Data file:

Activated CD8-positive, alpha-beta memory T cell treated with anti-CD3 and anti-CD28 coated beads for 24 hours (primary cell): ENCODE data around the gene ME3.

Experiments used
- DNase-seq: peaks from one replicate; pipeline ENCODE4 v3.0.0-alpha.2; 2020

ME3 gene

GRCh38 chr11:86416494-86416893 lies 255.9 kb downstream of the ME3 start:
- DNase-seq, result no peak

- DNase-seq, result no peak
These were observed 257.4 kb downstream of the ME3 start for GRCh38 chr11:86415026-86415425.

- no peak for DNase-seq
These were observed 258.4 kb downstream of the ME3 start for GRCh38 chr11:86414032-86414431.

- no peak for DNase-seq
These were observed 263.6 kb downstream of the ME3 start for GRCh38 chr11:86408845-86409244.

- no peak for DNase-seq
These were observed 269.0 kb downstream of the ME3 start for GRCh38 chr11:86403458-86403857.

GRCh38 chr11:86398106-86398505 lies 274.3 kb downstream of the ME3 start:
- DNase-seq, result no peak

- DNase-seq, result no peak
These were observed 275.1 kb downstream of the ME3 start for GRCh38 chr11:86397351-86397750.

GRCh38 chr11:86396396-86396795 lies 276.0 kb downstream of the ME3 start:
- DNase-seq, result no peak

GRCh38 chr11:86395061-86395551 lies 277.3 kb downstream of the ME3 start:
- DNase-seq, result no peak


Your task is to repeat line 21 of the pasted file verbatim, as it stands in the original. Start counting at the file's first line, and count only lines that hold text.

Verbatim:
GRCh38 chr11:86395061-86395551 lies 277.3 kb downstream of the ME3 start: